Abasi Concepts Pathos Review
An uncommonly articulate and detailed high-gain machine.
Excellent sounds throughout. Incredibly dynamic.
Smooth and edge voicings not footswitchable.
Abasi Concepts Pathos
Ease of Use:
Tosin Abasi is one of the most revered guitar heroes of his generation. His band, Animals as Leaders, expanded shred’s vocabulary and revitalized the genre. Several years ago, Abasi introduced a guitar line. More recently he entered the world of pedal making. The Pathos, designed in collaboration with pedal guru Brian Wampler, is the first design to emerge from that collaboration.
One of the principal components of Abasi’s sound is the complex Fractal Audio Axe-Fx II. Needless to say, the Pathos, an overdrive/distortion pedal with cascading gain stages, is a comparatively simple instrument. There are bass, mid, treble, volume, and gain controls, and a mini toggle switch for “smooth” or “edge” voicings. The Pathos is very well built. The soft-relay footswitch is free of clicks, as is the smooth/edge toggle, which makes for quiet switches on the fly.
I tested the Pathos using several guitars including an Ernie Ball/Music Man Axis Sport, a Schecter T-7 7-string, and a vintage Ibanez AH-10 through the clean channel of a Mesa/Boogie Mark IV, with some delay via a Line 6 M9.
I started experimenting with the pedal set with bass at 11:00, mid at 1:00, treble at noon, gain at noon, and the smooth voicing engaged. This produced lovely dark tones with subdued attack and great sustain that will thrill fusion players that love legato, Allan Holdsworth, or Scott Henderson (especially in the early Tribal Tech period). On lower strings, the Pathos stayed smooth and didn’t fuzz out the way some similar pedals sometimes do. Switching to the edge voicing added a little more upper end and a very slight volume bump—a mode suited for players that use more forceful pick attack in their style.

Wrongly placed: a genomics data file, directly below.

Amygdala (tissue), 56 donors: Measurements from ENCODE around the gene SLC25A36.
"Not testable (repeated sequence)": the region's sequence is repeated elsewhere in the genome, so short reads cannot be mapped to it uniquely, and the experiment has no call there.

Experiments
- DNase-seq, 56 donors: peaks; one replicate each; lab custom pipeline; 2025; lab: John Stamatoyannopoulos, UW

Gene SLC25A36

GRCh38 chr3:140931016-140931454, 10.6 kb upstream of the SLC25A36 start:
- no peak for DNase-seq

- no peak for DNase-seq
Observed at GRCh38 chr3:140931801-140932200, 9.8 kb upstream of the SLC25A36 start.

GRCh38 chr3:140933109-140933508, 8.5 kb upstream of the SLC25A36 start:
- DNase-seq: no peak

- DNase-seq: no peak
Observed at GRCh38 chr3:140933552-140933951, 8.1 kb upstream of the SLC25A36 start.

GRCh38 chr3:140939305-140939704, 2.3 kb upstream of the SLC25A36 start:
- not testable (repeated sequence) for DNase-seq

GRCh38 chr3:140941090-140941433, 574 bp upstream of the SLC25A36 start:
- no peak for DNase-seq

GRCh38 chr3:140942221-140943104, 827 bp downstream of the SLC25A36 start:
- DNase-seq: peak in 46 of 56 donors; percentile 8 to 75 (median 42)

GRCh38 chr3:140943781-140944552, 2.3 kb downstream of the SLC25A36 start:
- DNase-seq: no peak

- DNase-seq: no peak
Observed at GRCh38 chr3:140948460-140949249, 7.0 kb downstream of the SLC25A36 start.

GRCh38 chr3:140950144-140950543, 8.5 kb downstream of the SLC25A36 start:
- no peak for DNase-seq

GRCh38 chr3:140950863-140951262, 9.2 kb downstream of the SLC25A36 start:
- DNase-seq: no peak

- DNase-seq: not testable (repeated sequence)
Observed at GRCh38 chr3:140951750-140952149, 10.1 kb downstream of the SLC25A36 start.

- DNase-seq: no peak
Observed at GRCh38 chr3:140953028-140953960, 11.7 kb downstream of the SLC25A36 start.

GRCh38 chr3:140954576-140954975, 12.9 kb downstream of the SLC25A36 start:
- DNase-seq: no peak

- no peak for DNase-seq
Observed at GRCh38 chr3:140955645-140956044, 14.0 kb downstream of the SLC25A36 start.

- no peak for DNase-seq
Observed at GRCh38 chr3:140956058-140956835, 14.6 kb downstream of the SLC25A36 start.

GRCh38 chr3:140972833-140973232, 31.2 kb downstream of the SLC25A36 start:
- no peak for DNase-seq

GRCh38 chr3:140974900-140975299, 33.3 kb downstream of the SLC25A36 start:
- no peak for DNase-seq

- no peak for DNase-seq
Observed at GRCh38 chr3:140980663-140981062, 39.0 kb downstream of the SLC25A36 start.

While still in the edge voicing, I increased treble and gain to 2:00, and set the bass and mids to 11:00. This adjustment transformed the pedal. It was super-tight, articulate, and magic for metal, low-string chugs, and rhythm figures like those on Animals as Leaders’ “Somnarium.” Lead players that prefer a more in-your-face sound would also enjoy the pedal set along these lines.
With its Abasi lineage, Pathos will probably appeal to modern prog-metal or jazz/fusion players. But it’s actually very versatile and generates many highly articulate variations of classic drive sounds. Retaining the EQ-ing from my “Somnarium” settings, I turned the gain to zero and moved the volume to unity gain (around 2:00 at these levels). At this setting, Pathos became a great low-gain boost—dishing tasty classic rock sounds with just the right amount of grit. That might not be the first thing potential Pathos customers put on a list of must-try sounds, but it speaks volumes about the care that went into this design that it’s capable of those sounds—you know, just in case you want to throw a Tom Petty song into your djent set.
Given the many shifting moods in Animals as Leaders’ music, it’s little surprise that Pathos is uncommonly touch-sensitive. When fingerpicking chords with bass at noon, mid at 11:00, treble at 1:00, and gain at 3:00, I got angelic, clean-ish sounds with a light touch or the bellow of a roaring stack with a heavier touch. The dynamic range genuinely amazes at certain settings. It’s also responsive to guitar volume knob manipulation. Even with my guitar volume knob in the lowest reaches of its output, I got tones clean enough to play the arpeggiated, open-voiced, triad figures in Animals as Leaders’ “David.”
One key component of Abasi’s style is his use of complex harmonies, derived from a love of modern jazz. Such harmonic structures are often laden with dissonances, and many amps and pedals can obscure such details. The Pathos, however, easily handles and communicates these sonorities. Tension-laden chord voicings ring with a crispy bite. And I was inspired to seek out more chord shapes that usually wouldn’t work in high-gain environments.
Maximum gain is great for muted, single-note riffs. I was doubtful that the setting would work for intricate chords, but my skepticism was misplaced. Complex chords rang perfectly true whether I brushed across the strings one at a time or struck the whole chord with force. I could easily play Abasi-style riffs that integrated these types of chord shapes with lower string melodies, and not worry about balancing frequencies between those contrasting textures and frequencies.
If you’re a fan of Tosin Abasi’s guitar playing, the Pathos is a no-brainer, must-have. While it won't give you Abasi’s mega chops, it’s an economical way to access his most fundamental lead and rhythm sounds in a compact package. But even if you’re not an Abasi fan, you’re likely to be knocked out by the detail and dynamism you hear at high gain from this killer all-around overdrive/distortion pedal.
Watch the First Look: